They need to understand your answer in order to parse out your behavior. They can’t do that if they can’t understand the story you just told them — in addition to which, they might just find that a person who can’t tell a simple story is just too annoying to work with.

  3. Use the STAR method. If you’re really having trouble telling your story, remember that good old STAR method:

    • Situation. Start by giving context. Briefly explain the time, place, and relevant characters in your story.

    • Task. Next, tell the interviewer your role in the story, whether it was a task assigned to you or some initiative you took on your own.

    • Action. Now comes the juicy stuff; let the hiring manager know what actions you took in response to the situation and your task. Interviewers are interested in how and why you did something just as much as what you did, so spell out your thought process when possible.

      This is where you showcase your skills, so try to think of actions that align well with the job you’re applying for.

    • Result. Finally, explain the end result of your actions. Your focus should always be on what value you contributed to the company, not bragging about your personal accomplishments.

      Note that while the result should always be positive, some behavioral interview questions specifically ask about negative situations. In these cases, finish by discussing what you learned from the experience or how the project could have been improved.

Behavioral Interview Questions Tips

Follow these tips before and during the interview to help ace every behavioral question thrown at you:

  • Prepare for common questions. It’s impossible to prepare for all of the most common interview questions. But behavioral questions are easier to prepare in one sense; they all fall into a handful of basic categories. For example:

  • Prepare stories. Now that you have a set of general types of questions, think of an impressive work-related story to go with each. These answers shouldn’t sound memorized, but it’s good to jot down bullet-points for each story to make sure you’re stressing the most important elements.

  • Read the job description carefully. Before you go into the interview, and perhaps before you even start preparing stories beforehand, read the job description closely. Highlight action verbs in one color and adjectives in another. Then, think of ways to naturally incorpoate those sorts of qualities and behaviors into your answers.

    For example, if a job description emphasizes strong time management, you might change the emphasis of one of your stories to how well you planned and executed time frames, rather than the results of that project.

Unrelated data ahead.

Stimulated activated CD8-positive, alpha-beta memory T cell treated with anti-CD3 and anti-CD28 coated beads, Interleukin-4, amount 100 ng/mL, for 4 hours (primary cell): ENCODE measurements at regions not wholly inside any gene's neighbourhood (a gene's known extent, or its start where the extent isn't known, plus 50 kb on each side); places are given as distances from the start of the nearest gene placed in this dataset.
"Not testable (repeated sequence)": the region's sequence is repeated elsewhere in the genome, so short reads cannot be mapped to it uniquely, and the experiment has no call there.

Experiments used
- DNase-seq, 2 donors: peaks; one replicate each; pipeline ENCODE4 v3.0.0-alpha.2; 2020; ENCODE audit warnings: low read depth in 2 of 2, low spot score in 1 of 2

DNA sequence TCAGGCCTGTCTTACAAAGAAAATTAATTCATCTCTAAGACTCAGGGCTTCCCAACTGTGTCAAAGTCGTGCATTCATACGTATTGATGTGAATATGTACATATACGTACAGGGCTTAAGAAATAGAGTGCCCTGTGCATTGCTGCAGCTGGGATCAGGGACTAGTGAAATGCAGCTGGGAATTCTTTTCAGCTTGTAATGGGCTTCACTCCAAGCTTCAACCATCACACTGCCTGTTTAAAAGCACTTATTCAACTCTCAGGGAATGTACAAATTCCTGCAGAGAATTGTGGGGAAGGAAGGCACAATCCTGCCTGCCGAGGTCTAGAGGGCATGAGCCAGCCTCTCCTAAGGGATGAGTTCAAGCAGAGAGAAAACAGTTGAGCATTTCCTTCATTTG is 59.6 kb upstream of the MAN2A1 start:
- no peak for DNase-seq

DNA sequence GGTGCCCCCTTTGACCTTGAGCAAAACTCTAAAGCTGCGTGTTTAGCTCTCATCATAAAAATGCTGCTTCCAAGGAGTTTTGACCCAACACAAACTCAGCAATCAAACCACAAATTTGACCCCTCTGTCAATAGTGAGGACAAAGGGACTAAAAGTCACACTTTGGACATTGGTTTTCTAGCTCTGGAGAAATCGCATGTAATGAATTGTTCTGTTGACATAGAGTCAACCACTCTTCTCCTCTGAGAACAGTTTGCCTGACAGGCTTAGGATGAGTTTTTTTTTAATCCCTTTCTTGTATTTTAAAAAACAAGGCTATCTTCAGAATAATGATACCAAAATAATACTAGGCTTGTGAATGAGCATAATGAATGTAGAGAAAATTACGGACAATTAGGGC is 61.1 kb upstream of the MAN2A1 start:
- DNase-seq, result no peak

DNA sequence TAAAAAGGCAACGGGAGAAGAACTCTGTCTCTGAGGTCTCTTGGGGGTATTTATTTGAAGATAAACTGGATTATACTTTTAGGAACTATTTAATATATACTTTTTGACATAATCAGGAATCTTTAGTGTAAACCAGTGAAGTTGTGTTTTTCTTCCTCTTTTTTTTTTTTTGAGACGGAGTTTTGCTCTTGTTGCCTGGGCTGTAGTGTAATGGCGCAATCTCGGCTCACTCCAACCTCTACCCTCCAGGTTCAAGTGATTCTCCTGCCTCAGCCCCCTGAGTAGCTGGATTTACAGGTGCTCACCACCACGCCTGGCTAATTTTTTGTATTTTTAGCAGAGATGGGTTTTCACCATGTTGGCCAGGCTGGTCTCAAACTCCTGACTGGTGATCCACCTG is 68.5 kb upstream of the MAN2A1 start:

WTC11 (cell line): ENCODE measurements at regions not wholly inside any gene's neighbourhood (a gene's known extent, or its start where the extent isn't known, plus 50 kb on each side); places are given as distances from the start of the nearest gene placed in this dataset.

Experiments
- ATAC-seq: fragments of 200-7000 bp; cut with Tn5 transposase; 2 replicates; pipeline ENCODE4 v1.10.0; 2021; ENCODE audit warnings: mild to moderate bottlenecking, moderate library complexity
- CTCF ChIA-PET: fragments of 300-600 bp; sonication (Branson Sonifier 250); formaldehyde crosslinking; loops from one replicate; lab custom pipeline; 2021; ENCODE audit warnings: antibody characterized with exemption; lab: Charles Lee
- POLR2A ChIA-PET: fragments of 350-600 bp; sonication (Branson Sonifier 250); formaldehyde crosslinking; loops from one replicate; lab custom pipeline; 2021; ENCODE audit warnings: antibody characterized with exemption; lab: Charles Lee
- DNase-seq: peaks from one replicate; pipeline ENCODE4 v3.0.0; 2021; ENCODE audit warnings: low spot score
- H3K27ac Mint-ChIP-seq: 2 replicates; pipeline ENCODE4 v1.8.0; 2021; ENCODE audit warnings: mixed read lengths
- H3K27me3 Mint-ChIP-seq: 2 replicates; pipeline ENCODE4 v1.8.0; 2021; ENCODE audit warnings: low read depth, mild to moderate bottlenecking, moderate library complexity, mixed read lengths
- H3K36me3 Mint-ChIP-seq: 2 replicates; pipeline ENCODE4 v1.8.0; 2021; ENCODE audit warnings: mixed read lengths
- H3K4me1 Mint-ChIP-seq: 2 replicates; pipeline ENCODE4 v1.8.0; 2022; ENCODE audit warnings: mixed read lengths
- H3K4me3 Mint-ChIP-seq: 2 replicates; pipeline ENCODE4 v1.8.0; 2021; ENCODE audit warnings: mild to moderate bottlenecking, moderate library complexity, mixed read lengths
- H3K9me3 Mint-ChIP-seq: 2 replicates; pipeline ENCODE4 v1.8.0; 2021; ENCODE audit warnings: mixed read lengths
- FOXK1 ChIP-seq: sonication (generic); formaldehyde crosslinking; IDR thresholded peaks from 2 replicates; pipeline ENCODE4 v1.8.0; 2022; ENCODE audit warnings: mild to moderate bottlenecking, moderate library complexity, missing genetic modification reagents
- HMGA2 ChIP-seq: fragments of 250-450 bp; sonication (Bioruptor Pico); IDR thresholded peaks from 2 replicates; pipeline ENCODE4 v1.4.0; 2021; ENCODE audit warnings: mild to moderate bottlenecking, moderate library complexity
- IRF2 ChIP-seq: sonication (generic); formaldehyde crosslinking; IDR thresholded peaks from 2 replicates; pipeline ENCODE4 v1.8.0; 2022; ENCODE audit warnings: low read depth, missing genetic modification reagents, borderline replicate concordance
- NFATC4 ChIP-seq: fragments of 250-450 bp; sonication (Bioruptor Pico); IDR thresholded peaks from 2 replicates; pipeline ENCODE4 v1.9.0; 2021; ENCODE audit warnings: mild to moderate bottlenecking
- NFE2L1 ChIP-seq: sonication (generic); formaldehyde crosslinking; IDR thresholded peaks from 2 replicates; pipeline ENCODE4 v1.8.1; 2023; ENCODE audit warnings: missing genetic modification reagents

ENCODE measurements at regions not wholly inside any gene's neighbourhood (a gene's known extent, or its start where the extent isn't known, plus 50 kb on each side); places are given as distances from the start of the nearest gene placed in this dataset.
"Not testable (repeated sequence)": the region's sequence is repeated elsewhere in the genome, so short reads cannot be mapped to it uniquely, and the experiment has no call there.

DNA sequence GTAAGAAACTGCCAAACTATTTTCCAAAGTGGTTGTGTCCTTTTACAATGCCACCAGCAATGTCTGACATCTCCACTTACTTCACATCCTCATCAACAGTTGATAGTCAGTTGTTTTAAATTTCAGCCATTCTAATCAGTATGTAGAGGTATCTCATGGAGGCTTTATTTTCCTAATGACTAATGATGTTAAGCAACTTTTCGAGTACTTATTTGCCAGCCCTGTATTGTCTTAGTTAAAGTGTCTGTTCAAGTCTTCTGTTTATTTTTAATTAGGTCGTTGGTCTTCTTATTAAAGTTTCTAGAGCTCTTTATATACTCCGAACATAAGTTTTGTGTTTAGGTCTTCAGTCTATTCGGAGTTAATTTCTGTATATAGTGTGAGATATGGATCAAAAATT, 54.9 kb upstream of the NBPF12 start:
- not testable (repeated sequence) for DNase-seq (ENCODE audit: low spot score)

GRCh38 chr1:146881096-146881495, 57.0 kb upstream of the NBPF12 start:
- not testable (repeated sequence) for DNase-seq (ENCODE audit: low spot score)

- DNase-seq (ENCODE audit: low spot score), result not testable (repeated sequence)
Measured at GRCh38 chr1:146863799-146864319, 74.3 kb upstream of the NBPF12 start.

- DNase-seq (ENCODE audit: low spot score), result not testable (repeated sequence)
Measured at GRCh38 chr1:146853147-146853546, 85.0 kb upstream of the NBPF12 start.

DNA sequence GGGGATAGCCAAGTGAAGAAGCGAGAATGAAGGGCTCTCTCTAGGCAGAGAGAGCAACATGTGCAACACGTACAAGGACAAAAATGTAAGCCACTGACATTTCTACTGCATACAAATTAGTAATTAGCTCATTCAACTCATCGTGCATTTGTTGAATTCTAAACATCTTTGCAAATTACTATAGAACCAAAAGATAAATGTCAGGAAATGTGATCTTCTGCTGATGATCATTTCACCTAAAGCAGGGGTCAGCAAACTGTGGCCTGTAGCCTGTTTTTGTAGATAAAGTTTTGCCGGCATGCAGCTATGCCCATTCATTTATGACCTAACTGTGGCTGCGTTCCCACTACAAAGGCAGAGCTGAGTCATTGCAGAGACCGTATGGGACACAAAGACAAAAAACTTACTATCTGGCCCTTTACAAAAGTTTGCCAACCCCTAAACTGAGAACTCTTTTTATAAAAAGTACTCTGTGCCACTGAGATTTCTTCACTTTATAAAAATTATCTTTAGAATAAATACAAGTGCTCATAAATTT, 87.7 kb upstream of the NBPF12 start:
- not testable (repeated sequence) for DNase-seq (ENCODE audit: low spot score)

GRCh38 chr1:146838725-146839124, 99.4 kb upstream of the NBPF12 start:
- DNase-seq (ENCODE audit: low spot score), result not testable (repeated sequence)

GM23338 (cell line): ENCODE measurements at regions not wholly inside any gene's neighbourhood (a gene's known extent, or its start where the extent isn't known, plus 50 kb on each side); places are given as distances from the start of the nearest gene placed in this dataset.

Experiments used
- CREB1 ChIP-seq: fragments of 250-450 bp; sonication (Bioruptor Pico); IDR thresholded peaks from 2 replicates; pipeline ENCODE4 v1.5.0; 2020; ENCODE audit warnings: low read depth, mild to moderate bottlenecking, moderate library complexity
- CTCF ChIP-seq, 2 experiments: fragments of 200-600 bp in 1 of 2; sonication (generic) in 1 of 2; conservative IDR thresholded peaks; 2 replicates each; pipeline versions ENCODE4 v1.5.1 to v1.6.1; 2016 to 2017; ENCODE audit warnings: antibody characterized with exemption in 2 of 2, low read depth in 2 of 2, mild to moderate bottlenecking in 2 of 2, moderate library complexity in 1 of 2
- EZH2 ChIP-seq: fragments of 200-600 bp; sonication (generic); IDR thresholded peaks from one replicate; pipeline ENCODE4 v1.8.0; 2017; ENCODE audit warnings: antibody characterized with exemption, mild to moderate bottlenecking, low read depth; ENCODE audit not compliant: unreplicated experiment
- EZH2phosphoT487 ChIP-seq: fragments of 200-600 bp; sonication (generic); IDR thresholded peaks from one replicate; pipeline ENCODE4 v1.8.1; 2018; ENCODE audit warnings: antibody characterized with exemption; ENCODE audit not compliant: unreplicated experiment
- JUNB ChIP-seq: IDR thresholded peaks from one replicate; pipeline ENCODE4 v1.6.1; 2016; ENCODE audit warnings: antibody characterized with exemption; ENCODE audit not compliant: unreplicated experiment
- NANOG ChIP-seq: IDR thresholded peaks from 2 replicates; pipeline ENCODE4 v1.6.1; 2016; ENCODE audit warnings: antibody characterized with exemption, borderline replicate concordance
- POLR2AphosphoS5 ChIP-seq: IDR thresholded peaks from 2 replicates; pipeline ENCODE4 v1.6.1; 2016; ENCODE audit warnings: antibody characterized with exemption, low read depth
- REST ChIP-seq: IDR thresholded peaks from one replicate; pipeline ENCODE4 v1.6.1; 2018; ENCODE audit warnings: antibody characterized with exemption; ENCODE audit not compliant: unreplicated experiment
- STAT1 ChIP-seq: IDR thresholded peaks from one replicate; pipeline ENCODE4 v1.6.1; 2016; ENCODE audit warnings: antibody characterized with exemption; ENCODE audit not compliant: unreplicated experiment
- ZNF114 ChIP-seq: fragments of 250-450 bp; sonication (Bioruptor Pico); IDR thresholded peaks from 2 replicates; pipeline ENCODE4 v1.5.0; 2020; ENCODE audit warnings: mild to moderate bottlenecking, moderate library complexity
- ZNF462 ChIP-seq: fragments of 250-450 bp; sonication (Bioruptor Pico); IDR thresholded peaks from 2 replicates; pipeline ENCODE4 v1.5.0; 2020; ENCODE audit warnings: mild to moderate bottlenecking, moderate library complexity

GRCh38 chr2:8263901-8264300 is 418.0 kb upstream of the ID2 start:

• Be positive. Some behavioral interview questions (many, actually) will have you discuss negative situations, like conflicts or mistakes. Take accountability when appropriate (without making yourself look too bad) and never blame a former coworker or superior for a bad result.

    The hiring manager might have to work with you, and even recruiters don’t want to add a team member who’s constantly throwing other people under the bus. Instead, focus on the lessons you’ve learned and improvements you’ve made.

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Example Behavioral Interview Questions and Answers

Essentially, a behavioral interview means being asked a bunch of open-ended questions which all have the built-in expectation that your answer will be in the form of a story.

These questions are difficult to answer correctly specifically because the so-called “correct” answers are much more likely to vary compared to traditional interview questions, whose correct answers are typically more obvious and are often implied.

Behavioral interviewers are likely to ask more follow-up questions than normal, while giving less of themselves away. They want to hear you talk and react to every opportunity they give you, because the more you talk, the more you reveal about yourself and your work habits.

And that’s okay. The takeaway here shouldn’t be that “the hiring manager wants to trick me into talking, so I should say as little as possible.”

The real trick with this kind of question is to use the opportunities you’re given to speak very carefully — don’t waste time on details that make you look bad, for example, unless those details are necessary to show how you later improved.

In addition to these general techniques interviewers might use on you, here are some common questions you might be asked during a behavioral interview:

  1. Tell me about a time when you had to take a leadership role on a team project.

    As a consultant at XYZ Inc., I worked with both the product and marketing teams. When the head of the marketing team suddenly quit, I was asked to step up and manage that deparment while they looked for her replacement. We were in the midst of a big social media campaign, so I quickly called toghether the marketing team and was updated on the specifics of the project.

    By delegating appropriately and taking over the high-level communications with affiliates, we were able to get the project out on time and under budget. After that, my boss stopped looking for a replacement and asked if I’d like to head the marketing team full time.

  2. Can you share an example of a time when you disagreed with a superior?